Understandably, the terrorists becoming active in the 1960s and 1970s quickly recognized television's importance to the propagation of their message. They, like their anarchist predecessors, began to plan and conduct operations designed to serve as terrorism theater. Examples of such acts are the 1972 kidnapping and killing of Israeli athletes at the Munich Olympic Games — the first Olympics to be televised live — and the 1975 raid and hostage crisis at the OPEC headquarters in Vienna.
But facility seizures were not the only type of attack that catered to television. Aircraft hijackings followed suit, changing from relatively brief endeavors to long, drawn-out and dramatic media events often spanning multiple days and continents. The 1985 hijacking of TWA 847 lasted for 17 days. Kuwaiti Airlines Flight 422, which was hijacked in 1988 after departing Bangkok, landed at airports in Iran, Cyprus and Algeria during the 15-day hijacking.
Perhaps the most live viewed terrorist event in history was when hijackers flew United Airlines Flight 175 into the South Tower of the World trade Center on 9/11. Millions of people around the world watched the event unfold on television because American Airlines Flight 11 had flown into the North Tower minutes earlier. Such attacks that rely on spectacle exert a powerful hold over the human imagination. The 9/11 attacks alone spawned a global sense of terror and a geopolitical reaction that would have a profound and unparalleled impact upon world events for years to come.
But television news has changed dramatically since then. As cable news networks have expanded, television news is now a 24/7/365 affair. Terrorism draws more television coverage today than it did in the 1960s and 1970s, when it had to compete with other topics of the day for time in a 30 minute nightly news broadcast.
Television channel owners have recognized the power of their medium, and many have taken steps to limit how they cover terrorist propaganda. Luring viewers away from competitors, however, is still a prominent motivation to increase advertising revenues. So, even relatively small terrorist attacks continue to garner a great deal of television news coverage.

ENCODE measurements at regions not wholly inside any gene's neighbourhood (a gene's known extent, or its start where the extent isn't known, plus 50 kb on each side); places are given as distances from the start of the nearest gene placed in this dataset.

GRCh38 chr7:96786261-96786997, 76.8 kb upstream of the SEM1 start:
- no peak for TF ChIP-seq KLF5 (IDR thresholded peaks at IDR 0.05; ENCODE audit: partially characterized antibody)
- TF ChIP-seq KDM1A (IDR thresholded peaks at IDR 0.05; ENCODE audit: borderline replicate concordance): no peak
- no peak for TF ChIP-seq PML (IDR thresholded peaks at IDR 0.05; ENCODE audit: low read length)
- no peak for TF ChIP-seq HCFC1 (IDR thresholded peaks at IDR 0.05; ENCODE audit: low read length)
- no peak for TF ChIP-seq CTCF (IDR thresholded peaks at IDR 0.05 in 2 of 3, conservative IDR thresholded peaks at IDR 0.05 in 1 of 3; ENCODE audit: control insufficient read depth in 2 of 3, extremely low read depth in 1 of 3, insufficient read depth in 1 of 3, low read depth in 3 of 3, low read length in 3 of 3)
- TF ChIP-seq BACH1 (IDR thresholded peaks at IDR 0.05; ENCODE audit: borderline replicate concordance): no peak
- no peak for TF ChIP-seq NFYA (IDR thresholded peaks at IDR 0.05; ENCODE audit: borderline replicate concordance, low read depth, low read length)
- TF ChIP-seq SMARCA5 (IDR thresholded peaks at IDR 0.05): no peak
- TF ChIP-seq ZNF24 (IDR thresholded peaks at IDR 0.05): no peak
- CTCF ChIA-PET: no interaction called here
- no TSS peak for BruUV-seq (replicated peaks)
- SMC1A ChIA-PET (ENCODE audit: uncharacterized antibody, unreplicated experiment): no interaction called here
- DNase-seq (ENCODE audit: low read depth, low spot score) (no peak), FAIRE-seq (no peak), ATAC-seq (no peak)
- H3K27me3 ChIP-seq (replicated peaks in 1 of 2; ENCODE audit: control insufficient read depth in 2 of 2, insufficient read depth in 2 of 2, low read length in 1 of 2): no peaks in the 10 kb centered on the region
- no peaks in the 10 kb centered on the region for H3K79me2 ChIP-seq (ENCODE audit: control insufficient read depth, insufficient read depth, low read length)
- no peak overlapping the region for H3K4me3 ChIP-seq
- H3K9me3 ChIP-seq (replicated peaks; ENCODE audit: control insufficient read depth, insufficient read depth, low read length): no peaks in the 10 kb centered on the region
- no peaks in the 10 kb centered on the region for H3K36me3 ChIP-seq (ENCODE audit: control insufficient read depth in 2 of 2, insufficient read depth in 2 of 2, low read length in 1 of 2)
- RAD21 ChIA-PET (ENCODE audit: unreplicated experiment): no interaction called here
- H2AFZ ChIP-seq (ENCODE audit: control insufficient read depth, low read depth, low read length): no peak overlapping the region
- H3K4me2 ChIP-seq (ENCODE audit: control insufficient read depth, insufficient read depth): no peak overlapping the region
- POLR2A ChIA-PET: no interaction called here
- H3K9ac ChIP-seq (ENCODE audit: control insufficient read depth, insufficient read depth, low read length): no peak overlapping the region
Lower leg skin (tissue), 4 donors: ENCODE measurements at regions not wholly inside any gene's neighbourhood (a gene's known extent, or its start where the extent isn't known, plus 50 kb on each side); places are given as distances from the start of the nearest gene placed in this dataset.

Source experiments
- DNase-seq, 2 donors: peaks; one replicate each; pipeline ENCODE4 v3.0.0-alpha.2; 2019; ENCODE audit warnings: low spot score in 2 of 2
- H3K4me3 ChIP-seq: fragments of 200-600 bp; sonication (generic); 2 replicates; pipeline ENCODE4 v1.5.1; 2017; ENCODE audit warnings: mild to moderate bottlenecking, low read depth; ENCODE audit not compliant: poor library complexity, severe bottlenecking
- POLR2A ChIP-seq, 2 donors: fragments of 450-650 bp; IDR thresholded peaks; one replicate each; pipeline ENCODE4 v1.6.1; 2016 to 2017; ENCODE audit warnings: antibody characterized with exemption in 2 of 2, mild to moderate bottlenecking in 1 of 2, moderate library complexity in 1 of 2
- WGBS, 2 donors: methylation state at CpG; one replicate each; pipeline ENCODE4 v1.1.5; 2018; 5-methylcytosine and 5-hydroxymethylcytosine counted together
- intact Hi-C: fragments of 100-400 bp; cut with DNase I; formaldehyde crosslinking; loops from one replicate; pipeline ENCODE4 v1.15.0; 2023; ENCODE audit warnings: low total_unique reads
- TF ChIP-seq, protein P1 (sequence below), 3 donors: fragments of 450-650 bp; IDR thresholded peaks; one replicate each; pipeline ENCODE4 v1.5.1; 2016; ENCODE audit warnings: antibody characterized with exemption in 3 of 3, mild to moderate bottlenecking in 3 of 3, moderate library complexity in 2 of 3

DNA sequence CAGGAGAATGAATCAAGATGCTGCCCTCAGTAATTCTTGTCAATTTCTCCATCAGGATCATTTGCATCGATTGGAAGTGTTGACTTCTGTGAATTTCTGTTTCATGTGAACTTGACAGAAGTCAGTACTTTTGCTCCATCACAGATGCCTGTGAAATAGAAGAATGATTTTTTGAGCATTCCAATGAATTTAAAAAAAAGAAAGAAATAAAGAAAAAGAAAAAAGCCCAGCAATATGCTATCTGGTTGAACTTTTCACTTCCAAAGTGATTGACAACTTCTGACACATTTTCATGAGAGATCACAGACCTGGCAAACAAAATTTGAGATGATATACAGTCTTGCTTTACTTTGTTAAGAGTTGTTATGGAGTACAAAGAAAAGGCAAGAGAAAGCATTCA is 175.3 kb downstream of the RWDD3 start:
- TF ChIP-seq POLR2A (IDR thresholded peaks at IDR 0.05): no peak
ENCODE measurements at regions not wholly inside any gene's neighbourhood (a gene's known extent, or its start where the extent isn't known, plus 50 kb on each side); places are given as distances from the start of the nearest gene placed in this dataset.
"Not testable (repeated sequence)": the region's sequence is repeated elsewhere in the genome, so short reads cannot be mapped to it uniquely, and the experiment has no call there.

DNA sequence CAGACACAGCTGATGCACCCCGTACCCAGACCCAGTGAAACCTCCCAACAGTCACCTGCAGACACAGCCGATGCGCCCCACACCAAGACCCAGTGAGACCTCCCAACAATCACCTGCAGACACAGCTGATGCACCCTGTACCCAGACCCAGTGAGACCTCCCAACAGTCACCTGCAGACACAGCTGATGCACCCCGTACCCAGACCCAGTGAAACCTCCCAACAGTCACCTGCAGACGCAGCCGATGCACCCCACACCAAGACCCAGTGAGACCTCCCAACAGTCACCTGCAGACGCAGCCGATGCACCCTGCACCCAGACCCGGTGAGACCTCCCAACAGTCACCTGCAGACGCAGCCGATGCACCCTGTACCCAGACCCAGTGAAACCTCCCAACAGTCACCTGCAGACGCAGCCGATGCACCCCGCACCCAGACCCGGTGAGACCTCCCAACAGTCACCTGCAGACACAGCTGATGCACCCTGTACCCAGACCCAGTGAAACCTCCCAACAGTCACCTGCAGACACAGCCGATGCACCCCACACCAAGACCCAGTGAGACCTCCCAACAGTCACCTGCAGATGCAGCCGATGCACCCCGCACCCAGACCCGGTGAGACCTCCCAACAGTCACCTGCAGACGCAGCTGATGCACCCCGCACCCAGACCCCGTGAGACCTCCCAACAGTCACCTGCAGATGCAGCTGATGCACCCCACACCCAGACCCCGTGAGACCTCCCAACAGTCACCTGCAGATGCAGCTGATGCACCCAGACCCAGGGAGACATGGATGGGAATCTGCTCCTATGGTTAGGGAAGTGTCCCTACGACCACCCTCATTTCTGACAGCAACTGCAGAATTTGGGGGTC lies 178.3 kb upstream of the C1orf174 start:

More coverage helps to inflate the terrorist threat and the perception of such groups. It enables them to cause far more terror than damage. According to a December 2015 Gallup poll, some 51 percent of Americans said they were very worried or somewhat worried that they or their family members will become a victim of terrorism. Statistically, however, the odds that an American will die in a terrorist attack this year are about 1 in 29 million. These are long odds. Still, the perception of terrorism remains far greater than the threat it actually poses.
Democratization of Media
Media is again changing. The internet and social media applications are rapidly becoming important, if not primary, sources of news information for people. Newspapers and television news networks no longer have the degree of control over information they once did. Terrorist organizations have taken note. By bypassing the gatekeepers of the traditional media, they can now appeal directly to the population through social media channels, websites and other electronic publications such as web-based magazines. The unfettered and unfiltered media has led to an explosion in the amount of terrorist propaganda available to anyone. Prior to the internet, most people were never likely to encounter a terrorist group's propaganda pamphlet, audiocassette or videotape. But today, terrorists can record their attacks on digital cameras to upload them onto the internet, a simple act that can be done by anyone, anywhere there is an internet connection. And all of it can be accessed in an instant.
Terrorists have always altered their behavior to best use the media to their advantage. Today, they're increasingly becoming their own media. It is, and will continue to, shape how they behave.